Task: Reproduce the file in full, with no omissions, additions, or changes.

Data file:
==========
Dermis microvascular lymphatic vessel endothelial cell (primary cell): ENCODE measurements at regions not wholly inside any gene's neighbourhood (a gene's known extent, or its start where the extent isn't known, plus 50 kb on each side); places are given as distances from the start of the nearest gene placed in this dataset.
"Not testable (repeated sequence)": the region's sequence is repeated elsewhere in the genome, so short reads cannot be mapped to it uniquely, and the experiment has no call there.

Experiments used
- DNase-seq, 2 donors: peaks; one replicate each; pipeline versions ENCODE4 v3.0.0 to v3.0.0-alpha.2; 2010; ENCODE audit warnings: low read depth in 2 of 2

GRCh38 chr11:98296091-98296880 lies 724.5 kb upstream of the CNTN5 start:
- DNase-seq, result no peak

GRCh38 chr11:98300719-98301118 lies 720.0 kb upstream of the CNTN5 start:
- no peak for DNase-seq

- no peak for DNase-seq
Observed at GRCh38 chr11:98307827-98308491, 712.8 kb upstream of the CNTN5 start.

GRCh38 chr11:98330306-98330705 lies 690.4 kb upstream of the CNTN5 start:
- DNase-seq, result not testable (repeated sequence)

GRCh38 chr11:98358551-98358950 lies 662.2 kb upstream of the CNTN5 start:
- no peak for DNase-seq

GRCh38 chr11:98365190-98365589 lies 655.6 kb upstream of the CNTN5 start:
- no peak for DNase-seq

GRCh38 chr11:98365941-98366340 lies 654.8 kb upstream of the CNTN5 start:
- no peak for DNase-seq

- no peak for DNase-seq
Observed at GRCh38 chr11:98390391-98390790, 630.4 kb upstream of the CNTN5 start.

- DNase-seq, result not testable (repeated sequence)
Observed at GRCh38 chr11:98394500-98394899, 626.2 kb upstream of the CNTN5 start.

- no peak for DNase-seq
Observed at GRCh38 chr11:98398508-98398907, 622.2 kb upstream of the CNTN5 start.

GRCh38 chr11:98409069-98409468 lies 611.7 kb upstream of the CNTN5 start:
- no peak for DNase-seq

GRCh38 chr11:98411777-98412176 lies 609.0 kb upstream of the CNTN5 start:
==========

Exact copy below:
Dermis microvascular lymphatic vessel endothelial cell (primary cell): ENCODE measurements at regions not wholly inside any gene's neighbourhood (a gene's known extent, or its start where the extent isn't known, plus 50 kb on each side); places are given as distances from the start of the nearest gene placed in this dataset.
"Not testable (repeated sequence)": the region's sequence is repeated elsewhere in the genome, so short reads cannot be mapped to it uniquely, and the experiment has no call there.

Experiments used
- DNase-seq, 2 donors: peaks; one replicate each; pipeline versions ENCODE4 v3.0.0 to v3.0.0-alpha.2; 2010; ENCODE audit warnings: low read depth in 2 of 2

GRCh38 chr11:98296091-98296880 lies 724.5 kb upstream of the CNTN5 start:
- DNase-seq, result no peak

GRCh38 chr11:98300719-98301118 lies 720.0 kb upstream of the CNTN5 start:
- no peak for DNase-seq

- no peak for DNase-seq
Observed at GRCh38 chr11:98307827-98308491, 712.8 kb upstream of the CNTN5 start.

GRCh38 chr11:98330306-98330705 lies 690.4 kb upstream of the CNTN5 start:
- DNase-seq, result not testable (repeated sequence)

GRCh38 chr11:98358551-98358950 lies 662.2 kb upstream of the CNTN5 start:
- no peak for DNase-seq

GRCh38 chr11:98365190-98365589 lies 655.6 kb upstream of the CNTN5 start:
- no peak for DNase-seq

GRCh38 chr11:98365941-98366340 lies 654.8 kb upstream of the CNTN5 start:
- no peak for DNase-seq

- no peak for DNase-seq
Observed at GRCh38 chr11:98390391-98390790, 630.4 kb upstream of the CNTN5 start.

- DNase-seq, result not testable (repeated sequence)
Observed at GRCh38 chr11:98394500-98394899, 626.2 kb upstream of the CNTN5 start.

- no peak for DNase-seq
Observed at GRCh38 chr11:98398508-98398907, 622.2 kb upstream of the CNTN5 start.

GRCh38 chr11:98409069-98409468 lies 611.7 kb upstream of the CNTN5 start:
- no peak for DNase-seq

GRCh38 chr11:98411777-98412176 lies 609.0 kb upstream of the CNTN5 start: